Google Image Search and the Misappropriation of Copyrighted Images â€” In 2013, Google changed its image search function from displaying low resolution thumbnails in its results to offering full size, high resolution versions of the images. Last week, Getty Images filed a complaint in support of the EU’s ongoing investigation into Google’s anti-competitive behavior, saying “[b]ecause image consumption is immediate, once an image is displayed in high-resolution, large format, there is little impetus to view the image on the original source site.” Kevin Madigan has more on the issue.
What Do Superheroes Wear In Off-Hours? Captain America: Civil Warâ€™s Costume Designer Explains â€” Even the casual clothes in a film are carefully considered to add depth to the characters and story. Or, Robert Downey, Jr. is the Avengers’ dad.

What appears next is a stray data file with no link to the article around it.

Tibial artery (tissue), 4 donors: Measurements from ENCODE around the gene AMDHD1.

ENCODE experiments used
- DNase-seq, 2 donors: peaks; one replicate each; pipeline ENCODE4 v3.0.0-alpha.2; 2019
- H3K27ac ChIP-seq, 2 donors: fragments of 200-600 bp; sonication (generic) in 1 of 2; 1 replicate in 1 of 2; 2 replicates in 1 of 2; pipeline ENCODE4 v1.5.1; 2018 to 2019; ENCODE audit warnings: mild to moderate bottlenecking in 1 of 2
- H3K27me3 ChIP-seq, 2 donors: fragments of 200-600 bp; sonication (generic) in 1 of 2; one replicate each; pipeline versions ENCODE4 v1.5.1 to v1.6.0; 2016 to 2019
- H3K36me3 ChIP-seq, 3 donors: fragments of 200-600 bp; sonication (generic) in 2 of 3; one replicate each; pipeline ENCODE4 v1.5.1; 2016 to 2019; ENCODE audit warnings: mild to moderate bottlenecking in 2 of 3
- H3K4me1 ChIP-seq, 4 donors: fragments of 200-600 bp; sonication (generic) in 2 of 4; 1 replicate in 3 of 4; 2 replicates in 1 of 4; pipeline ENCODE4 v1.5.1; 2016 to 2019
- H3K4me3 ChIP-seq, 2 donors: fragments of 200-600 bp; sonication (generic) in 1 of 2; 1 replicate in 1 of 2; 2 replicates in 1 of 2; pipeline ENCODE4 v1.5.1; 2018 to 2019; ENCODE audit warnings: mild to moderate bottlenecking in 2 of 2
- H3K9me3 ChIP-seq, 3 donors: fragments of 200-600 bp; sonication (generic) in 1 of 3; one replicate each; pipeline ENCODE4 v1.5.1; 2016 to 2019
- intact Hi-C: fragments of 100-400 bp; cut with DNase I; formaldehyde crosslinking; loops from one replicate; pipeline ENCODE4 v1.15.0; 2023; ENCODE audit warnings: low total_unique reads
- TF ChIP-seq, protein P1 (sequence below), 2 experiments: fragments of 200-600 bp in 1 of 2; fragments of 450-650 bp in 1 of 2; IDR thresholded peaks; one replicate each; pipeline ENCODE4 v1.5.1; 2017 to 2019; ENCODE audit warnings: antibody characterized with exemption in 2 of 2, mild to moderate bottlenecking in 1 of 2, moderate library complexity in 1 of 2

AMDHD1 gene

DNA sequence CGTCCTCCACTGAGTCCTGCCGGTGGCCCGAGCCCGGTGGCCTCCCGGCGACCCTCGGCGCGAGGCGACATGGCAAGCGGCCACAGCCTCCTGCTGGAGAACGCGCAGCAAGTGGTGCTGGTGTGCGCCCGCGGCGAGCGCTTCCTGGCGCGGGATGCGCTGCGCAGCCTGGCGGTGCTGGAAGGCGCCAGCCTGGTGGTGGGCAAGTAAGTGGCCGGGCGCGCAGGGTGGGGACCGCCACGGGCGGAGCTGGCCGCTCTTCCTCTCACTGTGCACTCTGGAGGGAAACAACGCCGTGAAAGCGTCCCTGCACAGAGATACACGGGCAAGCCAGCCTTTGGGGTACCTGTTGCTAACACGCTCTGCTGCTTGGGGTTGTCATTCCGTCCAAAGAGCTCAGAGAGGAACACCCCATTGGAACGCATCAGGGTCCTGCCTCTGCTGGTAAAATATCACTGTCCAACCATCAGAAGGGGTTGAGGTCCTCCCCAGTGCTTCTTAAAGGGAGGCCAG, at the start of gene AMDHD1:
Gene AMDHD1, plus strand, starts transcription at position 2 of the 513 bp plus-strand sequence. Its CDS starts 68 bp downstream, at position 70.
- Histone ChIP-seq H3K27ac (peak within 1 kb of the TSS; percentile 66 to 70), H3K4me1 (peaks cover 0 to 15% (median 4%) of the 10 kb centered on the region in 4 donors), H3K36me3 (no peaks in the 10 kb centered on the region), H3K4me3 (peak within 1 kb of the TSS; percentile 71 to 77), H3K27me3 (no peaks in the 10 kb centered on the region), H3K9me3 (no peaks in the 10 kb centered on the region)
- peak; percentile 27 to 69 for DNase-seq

Toronto author sends Anne Frank’s diary to German politician after copyright complaints â€” After German MEP Julia Reda publicly complained that copyright prevented her from reading Anne Frank’s Diary, Toronto author John Degen walked down the street from his office, bought a copy of the book, and mailed it to her. Carol Off of CBC Radio’s As It Happens interviewed Degen about what motivated him.
60 Lawmakers Voice Concerns to Wheeler About FCC Set-Top Box Proposal â€” The US House members write that the FCC’s proposal would “produce very few benefits for consumers, while potentially harming the viability of these providers.”
Can a Copyright Protect a Cheerleader Uniform? â€” Continuing its trend of picking very niche copyright cases, on Monday the Supreme Court granted cert in Varsity Brands v Star Athletica, concerning the copyrightability of cheerleader uniforms. Specifically, the Court will look at the idea of conceptual separability, the doctrine used by courts to distinguish between noncopyrightable functional aspects of useful articles and copyrightable creative features of those articles. The Court will hear the case next term, which begins in October.